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What You Need To Know About Youth Violence Prevention

NCJ Number
Irene Saunders Goldstein
Date Published
August 2002
44 pages
Based on the report, "Youth Violence: A Report of the Surgeon General," released in January 2001, as well as other selected research-informed sources, this booklet summarizes the latest knowledge on youth violence and how to prevent it.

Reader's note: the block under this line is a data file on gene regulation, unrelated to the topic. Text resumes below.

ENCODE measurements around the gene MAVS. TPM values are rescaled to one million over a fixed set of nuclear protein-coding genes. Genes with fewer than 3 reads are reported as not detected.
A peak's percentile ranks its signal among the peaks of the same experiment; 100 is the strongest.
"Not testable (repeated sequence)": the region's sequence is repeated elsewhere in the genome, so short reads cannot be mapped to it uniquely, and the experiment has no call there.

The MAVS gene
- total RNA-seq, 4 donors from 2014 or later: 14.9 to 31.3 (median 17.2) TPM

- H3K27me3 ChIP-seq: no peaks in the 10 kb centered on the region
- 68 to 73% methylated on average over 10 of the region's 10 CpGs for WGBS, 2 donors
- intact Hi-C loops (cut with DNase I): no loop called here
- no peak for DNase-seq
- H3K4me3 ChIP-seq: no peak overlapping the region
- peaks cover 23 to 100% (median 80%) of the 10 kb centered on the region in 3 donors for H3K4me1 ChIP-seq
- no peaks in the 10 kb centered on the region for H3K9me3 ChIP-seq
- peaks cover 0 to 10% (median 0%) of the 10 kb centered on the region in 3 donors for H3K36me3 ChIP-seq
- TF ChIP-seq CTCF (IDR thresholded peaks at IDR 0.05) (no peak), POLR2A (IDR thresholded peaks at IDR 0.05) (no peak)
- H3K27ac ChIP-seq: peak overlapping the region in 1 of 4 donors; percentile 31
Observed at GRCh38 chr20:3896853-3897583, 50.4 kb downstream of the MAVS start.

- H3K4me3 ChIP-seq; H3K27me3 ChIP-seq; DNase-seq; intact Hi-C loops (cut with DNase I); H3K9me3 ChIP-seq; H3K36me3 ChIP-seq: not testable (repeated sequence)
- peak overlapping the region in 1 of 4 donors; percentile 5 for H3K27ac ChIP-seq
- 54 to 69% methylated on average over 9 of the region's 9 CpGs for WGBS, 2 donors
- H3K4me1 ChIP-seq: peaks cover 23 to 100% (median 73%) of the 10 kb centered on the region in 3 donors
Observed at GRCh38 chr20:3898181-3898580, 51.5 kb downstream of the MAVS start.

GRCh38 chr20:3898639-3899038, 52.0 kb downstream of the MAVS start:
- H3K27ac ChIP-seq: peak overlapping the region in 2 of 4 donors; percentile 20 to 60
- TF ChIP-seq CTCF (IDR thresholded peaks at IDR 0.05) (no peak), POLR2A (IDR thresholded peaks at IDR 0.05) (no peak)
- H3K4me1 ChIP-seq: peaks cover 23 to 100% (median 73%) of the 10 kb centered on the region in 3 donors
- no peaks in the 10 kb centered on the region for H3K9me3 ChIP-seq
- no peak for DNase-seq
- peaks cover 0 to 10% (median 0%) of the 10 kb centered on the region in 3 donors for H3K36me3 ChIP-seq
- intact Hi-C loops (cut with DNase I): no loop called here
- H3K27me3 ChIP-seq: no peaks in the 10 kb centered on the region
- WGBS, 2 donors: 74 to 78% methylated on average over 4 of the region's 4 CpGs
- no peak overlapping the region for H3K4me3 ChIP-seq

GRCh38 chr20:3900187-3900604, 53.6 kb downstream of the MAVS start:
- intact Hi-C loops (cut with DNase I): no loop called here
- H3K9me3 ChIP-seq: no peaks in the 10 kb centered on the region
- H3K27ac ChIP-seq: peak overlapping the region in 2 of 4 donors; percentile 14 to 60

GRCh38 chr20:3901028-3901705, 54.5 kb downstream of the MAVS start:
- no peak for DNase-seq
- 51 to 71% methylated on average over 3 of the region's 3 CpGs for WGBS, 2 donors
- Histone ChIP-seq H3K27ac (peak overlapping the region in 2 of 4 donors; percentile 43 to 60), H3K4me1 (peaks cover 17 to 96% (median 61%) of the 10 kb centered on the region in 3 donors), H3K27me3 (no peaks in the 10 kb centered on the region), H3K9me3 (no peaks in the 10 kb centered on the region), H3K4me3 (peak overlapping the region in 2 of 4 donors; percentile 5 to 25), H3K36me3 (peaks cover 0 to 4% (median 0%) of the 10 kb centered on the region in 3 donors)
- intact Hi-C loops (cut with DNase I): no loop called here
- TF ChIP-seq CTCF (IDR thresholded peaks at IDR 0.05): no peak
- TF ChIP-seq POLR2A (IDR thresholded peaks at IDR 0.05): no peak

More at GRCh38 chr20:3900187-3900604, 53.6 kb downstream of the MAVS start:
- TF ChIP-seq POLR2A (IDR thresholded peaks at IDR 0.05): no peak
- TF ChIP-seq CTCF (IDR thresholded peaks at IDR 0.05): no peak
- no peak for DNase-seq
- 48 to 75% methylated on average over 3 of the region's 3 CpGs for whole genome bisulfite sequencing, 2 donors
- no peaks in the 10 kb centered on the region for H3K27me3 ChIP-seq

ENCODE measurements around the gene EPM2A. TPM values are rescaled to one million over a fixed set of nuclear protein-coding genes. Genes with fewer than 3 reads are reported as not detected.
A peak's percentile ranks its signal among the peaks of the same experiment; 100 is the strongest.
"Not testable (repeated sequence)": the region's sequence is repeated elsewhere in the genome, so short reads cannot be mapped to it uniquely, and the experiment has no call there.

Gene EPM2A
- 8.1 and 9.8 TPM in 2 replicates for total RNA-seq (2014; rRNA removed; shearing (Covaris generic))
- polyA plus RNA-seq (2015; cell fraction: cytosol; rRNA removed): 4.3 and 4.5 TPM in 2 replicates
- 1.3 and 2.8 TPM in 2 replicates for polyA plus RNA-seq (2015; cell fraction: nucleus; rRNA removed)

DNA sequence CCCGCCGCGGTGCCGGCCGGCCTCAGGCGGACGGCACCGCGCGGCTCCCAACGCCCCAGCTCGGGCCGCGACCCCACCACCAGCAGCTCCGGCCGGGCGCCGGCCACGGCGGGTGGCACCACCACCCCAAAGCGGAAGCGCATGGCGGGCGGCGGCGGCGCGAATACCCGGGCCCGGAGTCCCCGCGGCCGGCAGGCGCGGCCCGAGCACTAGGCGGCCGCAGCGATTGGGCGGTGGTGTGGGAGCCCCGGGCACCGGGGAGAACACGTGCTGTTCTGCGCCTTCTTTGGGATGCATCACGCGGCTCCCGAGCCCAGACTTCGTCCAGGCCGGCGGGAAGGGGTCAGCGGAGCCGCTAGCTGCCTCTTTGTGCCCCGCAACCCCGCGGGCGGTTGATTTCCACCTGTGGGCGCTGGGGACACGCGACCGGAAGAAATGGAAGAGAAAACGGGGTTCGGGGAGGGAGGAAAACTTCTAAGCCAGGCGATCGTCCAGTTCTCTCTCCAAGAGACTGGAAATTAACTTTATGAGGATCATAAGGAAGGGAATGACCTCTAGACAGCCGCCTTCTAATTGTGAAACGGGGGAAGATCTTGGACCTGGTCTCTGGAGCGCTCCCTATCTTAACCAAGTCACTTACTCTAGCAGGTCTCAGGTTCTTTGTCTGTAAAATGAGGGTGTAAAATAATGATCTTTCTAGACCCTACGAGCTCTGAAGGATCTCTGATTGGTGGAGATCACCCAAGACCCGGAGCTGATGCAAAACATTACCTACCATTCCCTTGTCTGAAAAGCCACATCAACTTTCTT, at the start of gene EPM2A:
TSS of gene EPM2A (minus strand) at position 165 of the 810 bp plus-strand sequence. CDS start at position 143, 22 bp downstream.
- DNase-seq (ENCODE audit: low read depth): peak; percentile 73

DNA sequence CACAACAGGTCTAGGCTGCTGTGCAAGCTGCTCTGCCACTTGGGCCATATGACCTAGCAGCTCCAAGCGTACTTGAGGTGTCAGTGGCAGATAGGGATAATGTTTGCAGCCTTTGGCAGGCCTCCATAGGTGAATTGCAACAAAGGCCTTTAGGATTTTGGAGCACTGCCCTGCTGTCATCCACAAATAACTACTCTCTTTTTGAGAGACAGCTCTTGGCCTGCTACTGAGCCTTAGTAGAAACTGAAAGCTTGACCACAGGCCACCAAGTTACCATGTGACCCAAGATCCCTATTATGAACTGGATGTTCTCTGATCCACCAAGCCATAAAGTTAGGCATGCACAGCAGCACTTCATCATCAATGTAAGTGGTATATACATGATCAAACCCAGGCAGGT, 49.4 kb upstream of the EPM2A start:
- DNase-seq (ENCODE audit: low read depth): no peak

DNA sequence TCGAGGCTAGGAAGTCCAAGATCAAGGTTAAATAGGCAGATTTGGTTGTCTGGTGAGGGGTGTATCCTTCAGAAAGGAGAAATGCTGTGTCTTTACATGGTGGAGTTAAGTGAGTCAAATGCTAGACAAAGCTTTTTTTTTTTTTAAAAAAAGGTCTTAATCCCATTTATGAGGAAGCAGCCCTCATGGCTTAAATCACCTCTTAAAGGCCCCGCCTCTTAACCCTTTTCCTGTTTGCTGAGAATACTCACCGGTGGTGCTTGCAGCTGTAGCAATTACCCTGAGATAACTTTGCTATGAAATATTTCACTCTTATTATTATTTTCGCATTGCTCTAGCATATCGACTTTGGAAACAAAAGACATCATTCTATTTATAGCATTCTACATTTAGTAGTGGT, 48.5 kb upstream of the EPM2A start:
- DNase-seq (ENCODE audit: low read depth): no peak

The booklet identifies both risk factors that may lead to violent behavior and protective factors that can prevent violent behavior and promote healthy childhood development. The strongest early risk factors for the commission of violence during the ages of 15-18 are involvement in serious, but not necessarily violent, criminal acts and substance abuse. Early moderate risk factors are being male, engaging in physical aggression, having low family socioeconomic status or poverty, and antisocial (violent or criminal) parents. Additional early risk factors that have a limited role in violent behavior include psychological conditions, poor parent-child relations, weak social ties, poor school performance, abusive or neglectful parents, and antisocial peers. The strongest late risk factors for committing violence between the ages of 15 and 18 are weak ties to conventional peers, ties to antisocial or delinquent peers, gang membership, and involvement in other criminal acts. Only two factors have been found to moderate the risk of violence: an intolerant attitude toward deviance, including violence, and commitment to school. Both effects are small. The Surgeon General describes three categories of violence-prevention interventions: primary prevention, which is designed for general populations of youth; secondary prevention, which reduces the risk of violence among youth who manifest one or more risk factors for violence; and tertiary prevention, which is designed to prevent recidivism by youth who have already engaged in violent behavior. Some effective primary prevention strategies mentioned in this booklet are skills training; behavior monitoring and reinforcement; behavioral techniques for classroom management; building school capacity to plan, implement, and sustain positive changes; continuous progress programs for student achievement; cooperative learning; and positive youth development programs. Effective secondary prevention measures include parent training, home visitation, compensatory education to improve academic performance, moral reasoning, social problem solving, and thinking skills. Effective tertiary prevention strategies include multimodal intervention, behavioral interventions, skills training, marital and family therapy, and comprehensive social services. This booklet also lists ineffective prevention strategies. Suggestions are offered for what parents can do to foster resilience and healthy development in their children. 21 references and appended descriptions of model and promising programs to prevent youth violence